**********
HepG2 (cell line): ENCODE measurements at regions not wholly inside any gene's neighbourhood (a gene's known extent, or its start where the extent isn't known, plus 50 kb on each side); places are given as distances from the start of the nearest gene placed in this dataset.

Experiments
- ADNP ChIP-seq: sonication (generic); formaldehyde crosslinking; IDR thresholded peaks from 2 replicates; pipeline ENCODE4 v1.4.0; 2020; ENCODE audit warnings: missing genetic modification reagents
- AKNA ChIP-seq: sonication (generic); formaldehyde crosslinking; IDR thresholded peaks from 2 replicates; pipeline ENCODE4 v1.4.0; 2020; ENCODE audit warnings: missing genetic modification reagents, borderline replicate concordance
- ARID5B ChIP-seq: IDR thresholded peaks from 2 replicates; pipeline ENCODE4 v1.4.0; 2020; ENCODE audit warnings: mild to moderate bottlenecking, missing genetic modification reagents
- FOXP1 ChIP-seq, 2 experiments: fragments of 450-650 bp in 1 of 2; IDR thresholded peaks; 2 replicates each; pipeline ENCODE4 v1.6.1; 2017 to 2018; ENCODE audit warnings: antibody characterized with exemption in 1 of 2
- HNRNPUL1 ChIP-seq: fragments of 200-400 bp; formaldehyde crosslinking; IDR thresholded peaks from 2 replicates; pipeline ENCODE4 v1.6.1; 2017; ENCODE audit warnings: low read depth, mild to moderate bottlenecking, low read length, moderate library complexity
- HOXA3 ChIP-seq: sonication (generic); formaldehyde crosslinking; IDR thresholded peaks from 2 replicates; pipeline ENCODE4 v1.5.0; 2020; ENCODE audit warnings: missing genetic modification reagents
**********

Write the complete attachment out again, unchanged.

HepG2 (cell line): ENCODE measurements at regions not wholly inside any gene's neighbourhood (a gene's known extent, or its start where the extent isn't known, plus 50 kb on each side); places are given as distances from the start of the nearest gene placed in this dataset.

Experiments
- ADNP ChIP-seq: sonication (generic); formaldehyde crosslinking; IDR thresholded peaks from 2 replicates; pipeline ENCODE4 v1.4.0; 2020; ENCODE audit warnings: missing genetic modification reagents
- AKNA ChIP-seq: sonication (generic); formaldehyde crosslinking; IDR thresholded peaks from 2 replicates; pipeline ENCODE4 v1.4.0; 2020; ENCODE audit warnings: missing genetic modification reagents, borderline replicate concordance
- ARID5B ChIP-seq: IDR thresholded peaks from 2 replicates; pipeline ENCODE4 v1.4.0; 2020; ENCODE audit warnings: mild to moderate bottlenecking, missing genetic modification reagents
- FOXP1 ChIP-seq, 2 experiments: fragments of 450-650 bp in 1 of 2; IDR thresholded peaks; 2 replicates each; pipeline ENCODE4 v1.6.1; 2017 to 2018; ENCODE audit warnings: antibody characterized with exemption in 1 of 2
- HNRNPUL1 ChIP-seq: fragments of 200-400 bp; formaldehyde crosslinking; IDR thresholded peaks from 2 replicates; pipeline ENCODE4 v1.6.1; 2017; ENCODE audit warnings: low read depth, mild to moderate bottlenecking, low read length, moderate library complexity
- HOXA3 ChIP-seq: sonication (generic); formaldehyde crosslinking; IDR thresholded peaks from 2 replicates; pipeline ENCODE4 v1.5.0; 2020; ENCODE audit warnings: missing genetic modification reagents